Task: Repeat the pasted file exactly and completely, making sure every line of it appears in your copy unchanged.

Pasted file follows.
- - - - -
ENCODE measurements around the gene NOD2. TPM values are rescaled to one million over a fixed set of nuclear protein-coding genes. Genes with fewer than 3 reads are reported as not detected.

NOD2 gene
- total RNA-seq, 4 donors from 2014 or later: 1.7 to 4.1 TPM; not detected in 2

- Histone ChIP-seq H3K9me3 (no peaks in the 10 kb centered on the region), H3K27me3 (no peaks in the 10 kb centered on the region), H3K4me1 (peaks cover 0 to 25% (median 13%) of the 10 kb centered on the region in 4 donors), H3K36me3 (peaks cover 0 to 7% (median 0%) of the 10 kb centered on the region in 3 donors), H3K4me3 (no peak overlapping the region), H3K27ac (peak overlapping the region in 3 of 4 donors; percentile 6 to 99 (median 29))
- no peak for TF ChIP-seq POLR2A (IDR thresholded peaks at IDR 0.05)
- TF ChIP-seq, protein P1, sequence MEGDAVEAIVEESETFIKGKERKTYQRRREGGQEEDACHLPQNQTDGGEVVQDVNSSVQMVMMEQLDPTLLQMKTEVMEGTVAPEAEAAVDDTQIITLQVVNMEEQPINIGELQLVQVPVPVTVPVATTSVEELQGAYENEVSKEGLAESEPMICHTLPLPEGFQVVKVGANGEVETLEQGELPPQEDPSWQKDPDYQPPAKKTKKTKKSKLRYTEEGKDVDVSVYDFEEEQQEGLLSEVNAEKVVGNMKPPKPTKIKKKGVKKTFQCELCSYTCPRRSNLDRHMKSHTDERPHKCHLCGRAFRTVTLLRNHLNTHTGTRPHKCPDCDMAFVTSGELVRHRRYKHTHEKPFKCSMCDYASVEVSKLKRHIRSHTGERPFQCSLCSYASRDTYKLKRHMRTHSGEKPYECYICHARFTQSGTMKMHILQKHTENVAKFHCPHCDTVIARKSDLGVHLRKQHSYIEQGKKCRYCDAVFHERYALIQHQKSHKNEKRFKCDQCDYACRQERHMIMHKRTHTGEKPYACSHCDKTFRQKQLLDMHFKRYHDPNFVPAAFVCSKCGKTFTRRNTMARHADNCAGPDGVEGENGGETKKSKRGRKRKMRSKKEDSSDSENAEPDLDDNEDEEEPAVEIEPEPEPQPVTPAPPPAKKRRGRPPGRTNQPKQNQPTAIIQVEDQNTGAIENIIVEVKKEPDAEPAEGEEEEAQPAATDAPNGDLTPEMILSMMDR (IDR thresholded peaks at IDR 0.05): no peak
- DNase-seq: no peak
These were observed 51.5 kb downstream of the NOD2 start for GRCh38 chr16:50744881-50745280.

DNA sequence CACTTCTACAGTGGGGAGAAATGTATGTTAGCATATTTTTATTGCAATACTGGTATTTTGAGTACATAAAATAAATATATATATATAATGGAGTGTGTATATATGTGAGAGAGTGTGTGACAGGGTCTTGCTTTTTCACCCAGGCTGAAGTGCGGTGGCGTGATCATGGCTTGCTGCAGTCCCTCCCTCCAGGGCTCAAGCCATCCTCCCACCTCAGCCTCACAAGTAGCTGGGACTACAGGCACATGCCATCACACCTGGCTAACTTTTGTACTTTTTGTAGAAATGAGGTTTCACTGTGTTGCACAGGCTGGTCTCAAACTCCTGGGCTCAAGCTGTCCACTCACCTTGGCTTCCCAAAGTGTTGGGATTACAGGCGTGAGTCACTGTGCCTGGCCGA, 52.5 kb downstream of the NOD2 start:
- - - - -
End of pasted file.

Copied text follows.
ENCODE measurements around the gene NOD2. TPM values are rescaled to one million over a fixed set of nuclear protein-coding genes. Genes with fewer than 3 reads are reported as not detected.

NOD2 gene
- total RNA-seq, 4 donors from 2014 or later: 1.7 to 4.1 TPM; not detected in 2

- Histone ChIP-seq H3K9me3 (no peaks in the 10 kb centered on the region), H3K27me3 (no peaks in the 10 kb centered on the region), H3K4me1 (peaks cover 0 to 25% (median 13%) of the 10 kb centered on the region in 4 donors), H3K36me3 (peaks cover 0 to 7% (median 0%) of the 10 kb centered on the region in 3 donors), H3K4me3 (no peak overlapping the region), H3K27ac (peak overlapping the region in 3 of 4 donors; percentile 6 to 99 (median 29))
- no peak for TF ChIP-seq POLR2A (IDR thresholded peaks at IDR 0.05)
- TF ChIP-seq, protein P1, sequence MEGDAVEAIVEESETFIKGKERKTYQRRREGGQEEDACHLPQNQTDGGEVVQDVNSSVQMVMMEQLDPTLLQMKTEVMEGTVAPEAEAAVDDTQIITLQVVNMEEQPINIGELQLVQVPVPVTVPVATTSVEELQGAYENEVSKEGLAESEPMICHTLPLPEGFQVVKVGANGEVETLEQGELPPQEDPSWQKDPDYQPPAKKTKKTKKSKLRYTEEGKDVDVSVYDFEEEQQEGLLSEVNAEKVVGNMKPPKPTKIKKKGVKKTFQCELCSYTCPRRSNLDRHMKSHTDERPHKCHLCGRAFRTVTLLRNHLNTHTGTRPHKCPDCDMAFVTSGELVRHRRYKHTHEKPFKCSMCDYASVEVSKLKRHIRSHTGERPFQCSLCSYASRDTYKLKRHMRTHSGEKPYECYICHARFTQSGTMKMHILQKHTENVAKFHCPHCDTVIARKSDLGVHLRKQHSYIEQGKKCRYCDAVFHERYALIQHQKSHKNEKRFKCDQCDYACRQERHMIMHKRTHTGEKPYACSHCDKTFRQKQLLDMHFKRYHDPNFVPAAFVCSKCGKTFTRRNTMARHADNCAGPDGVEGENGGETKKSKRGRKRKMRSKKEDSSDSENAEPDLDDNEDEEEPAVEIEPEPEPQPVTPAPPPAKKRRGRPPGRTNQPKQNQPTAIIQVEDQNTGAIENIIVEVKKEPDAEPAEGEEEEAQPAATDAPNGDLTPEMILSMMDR (IDR thresholded peaks at IDR 0.05): no peak
- DNase-seq: no peak
These were observed 51.5 kb downstream of the NOD2 start for GRCh38 chr16:50744881-50745280.

DNA sequence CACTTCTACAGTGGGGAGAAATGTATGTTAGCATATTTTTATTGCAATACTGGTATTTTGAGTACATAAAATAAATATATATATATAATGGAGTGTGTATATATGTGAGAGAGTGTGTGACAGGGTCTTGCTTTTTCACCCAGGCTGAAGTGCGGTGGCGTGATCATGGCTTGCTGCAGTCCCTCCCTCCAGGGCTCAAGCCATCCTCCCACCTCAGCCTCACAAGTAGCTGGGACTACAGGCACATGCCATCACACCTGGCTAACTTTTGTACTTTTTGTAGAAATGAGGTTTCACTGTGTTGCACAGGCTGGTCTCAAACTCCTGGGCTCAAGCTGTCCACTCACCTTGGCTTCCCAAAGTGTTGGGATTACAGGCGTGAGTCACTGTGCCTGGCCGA, 52.5 kb downstream of the NOD2 start: